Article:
Hydrotherapy is defined as the clinical application of water to treat or prevent ailments. Yes, this literally describes how water can be used as a medical treatment. One could say that simply drinking water will prevent dehydration or that using sterile water to dilute certain IV medications (such as vitamin C) can be used in a medical sense, which would certainly be true. However, those examples do not describe what is meant by hydrotherapy in the classical, naturopathic sense.
Water cure, or hydrotherapy, allows for the broad application of the critical substance based on temperature, pressure, location on or in the body, duration and time of day of treatment or other metrics or mechanisms. The therapeutic use of water has been recorded in ancient Egyptian, Greek and Roman civilizations. Public bathing houses have been part of many cultures for hundreds of years. Even today, spas offer water-based treatments. Egyptian royalty bathed with essential oils and flowers, while Romans had communal public baths for their citizens. Hippocrates prescribed bathing in spring water to cure sickness. Other cultures noted for a long history of hydrotherapy include China and Japan, the latter being centered primarily around Japanese hot springs, or “onsen.”
Modern revitalization of water therapy finds its roots in naturopathic as well as other forms of medicine and healing. Classical approaches include colonic hydrotherapy, hot and cold dips, jet propulsion, as well as mineral baths. Hydrotherapy has been shown to be so clinically valid that Southwest Naturopathic Medical Center, the clinical arm of Southwest College of Naturopathic Medicine and Health Sciences, included a large hydrotherapy suite in its modern, LEED-certified medicine center in Tempe.
Cancer care provides an excellent opportunity to use non-toxic hydrotherapy. Many cancer treatments cause people to be fatigued or to have low blood counts, including anemia, white blood cells or platelets. Constitutional hydrotherapy uses differing temperature of wet towels to help people invigorate their vital force, which in turn can improve blood counts. We have seen this clinically. Also, this is a fantastic way to help improve energy and even body temperature. We have seen people improve their physical and mental energy just through several treatments of hydrotherapy.
Hydrotherapy can be performed at home through several simple means. Here are three examples that can be done at various times during the day:
Many of you are probably familiar with this practice, as it involves walking barefoot over the damp grass in the early morning. Dew walking is thought to invigorate the spirit and the energy of the morning by causing a local stimulating reaction via touch, wetness, frequency and temperature. The touch of the natural grass upon the sole of the foot starts the process; then the dampness of the dew stimulates the nerves; the frequency and connectedness to the earth potentiates the sensation; and, finally, the cool temperature caps off the event. Truly, early morning dew walking for a minute or two is a great way to start the day.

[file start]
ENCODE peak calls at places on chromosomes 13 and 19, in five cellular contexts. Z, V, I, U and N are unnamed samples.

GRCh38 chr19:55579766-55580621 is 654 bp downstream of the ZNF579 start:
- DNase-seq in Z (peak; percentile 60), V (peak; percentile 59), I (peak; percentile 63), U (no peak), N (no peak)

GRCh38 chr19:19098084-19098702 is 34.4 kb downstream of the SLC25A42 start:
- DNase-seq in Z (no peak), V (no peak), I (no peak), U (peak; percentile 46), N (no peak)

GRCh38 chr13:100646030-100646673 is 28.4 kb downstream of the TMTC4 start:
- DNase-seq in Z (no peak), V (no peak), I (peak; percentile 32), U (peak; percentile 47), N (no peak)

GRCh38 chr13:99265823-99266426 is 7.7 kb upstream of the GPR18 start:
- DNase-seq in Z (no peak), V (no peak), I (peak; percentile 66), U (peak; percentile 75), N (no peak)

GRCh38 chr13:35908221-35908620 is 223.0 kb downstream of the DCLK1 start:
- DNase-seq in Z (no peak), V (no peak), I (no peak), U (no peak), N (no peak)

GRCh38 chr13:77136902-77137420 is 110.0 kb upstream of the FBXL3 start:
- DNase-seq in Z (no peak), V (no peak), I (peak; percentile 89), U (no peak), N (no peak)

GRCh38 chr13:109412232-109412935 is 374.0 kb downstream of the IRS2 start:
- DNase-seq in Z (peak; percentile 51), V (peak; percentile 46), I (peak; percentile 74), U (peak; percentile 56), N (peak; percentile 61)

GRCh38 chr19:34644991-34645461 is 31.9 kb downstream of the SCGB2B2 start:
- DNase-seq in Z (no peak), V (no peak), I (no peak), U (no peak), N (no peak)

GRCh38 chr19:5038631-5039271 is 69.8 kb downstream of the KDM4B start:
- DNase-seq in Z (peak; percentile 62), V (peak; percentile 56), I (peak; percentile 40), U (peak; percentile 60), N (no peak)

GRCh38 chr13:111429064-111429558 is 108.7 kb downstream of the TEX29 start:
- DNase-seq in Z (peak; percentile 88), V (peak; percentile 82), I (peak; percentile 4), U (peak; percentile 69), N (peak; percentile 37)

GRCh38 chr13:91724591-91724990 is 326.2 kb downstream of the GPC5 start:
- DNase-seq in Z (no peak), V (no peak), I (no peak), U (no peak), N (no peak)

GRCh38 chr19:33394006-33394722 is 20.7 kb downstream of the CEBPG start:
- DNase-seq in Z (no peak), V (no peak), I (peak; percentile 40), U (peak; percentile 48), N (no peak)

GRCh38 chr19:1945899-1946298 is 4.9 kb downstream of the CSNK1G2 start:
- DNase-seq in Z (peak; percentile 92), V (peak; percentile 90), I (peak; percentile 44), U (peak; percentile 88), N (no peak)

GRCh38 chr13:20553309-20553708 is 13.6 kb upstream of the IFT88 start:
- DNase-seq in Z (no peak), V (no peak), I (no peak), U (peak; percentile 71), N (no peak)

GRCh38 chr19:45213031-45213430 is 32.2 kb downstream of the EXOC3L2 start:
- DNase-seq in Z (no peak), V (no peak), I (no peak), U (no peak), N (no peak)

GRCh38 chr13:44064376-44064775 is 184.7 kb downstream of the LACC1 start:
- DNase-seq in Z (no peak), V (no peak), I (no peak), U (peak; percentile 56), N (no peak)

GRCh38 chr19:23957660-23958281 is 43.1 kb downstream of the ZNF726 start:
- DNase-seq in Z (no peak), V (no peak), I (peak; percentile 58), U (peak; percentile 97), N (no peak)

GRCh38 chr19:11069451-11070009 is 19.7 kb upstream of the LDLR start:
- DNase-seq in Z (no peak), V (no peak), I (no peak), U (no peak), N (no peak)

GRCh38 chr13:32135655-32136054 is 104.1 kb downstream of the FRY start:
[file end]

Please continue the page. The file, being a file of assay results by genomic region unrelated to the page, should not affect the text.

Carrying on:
Hot and Cold Showers
It’s easy to get a stimulating hydrotherapy benefit with an everyday occurrence: a shower! There is a sort-of “rule” in hydrotherapy that when you are alternating between hot and cold, you always finish with cold and spend a reasonable amount of time in the cold. When it comes to a shower, remember that when your body is hot, it will push your blood out toward your skin; this is our way of releasing internal heat or managing heat in the body to maintain a constant, physiological temperature. If we take a hot shower and then turn the water off and exit, we will still be in a state where our body has shunted our blood toward the outside of the body and will give off vital heat. However, if we end with cold water, and for a reasonable amount of time for us to get used to that cooler temperature, we are usually better off for it. When we sense cold or cool water on our skin, our bodies tend to shunt blood from the skin more toward the inside of the body to help conserve body heat. So, ending showers even with a brief cold/cool spritz is considered healthy.
Wet Sock Therapy
This describes wearing wet socks to bed. Yes, it’s true: NDs are taught this in school and then teach their patients about this type of hydrotherapy. Simply put, you take a thin pair of cotton socks, wet the foot part only, wring them out well, put them on the feet, cover with a nice wool sock and go to sleep. During the night, the body will augment circulation to help warm the cool, wet sock and thereby cause a sense of invigoration and [usually] deeper sleep. At times, this can help people recover from illness more quickly, while some people simply feel better when they perform this from time to time.
One of the best aspects of hydrotherapy is its simplicity. And sometimes simplicity in medicine is a welcomed and useful departure from the high-tech world of modern medicine. NDs are taught the basics of folk-healing as part of their schooling, and usually are eager to teach their patients about the merit of such approaches. It’s important for us to remember that we are predominately made of water, so why not use water to our benefit as a treatment, not just as necessary for life and to consume when we are thirsty? Try hydrotherapy out for yourself and enjoy its many benefits. FBN
By Dan Rubin, ND, FABNO
Dan Rubin, ND, FABNO, is founding president of the Oncology Association of Naturopathic Physicians. He is the co-founder of Aspen Integrative Medical Center in Flagstaff and medical director of Naturopathic Specialists, LLC, in Scottsdale.
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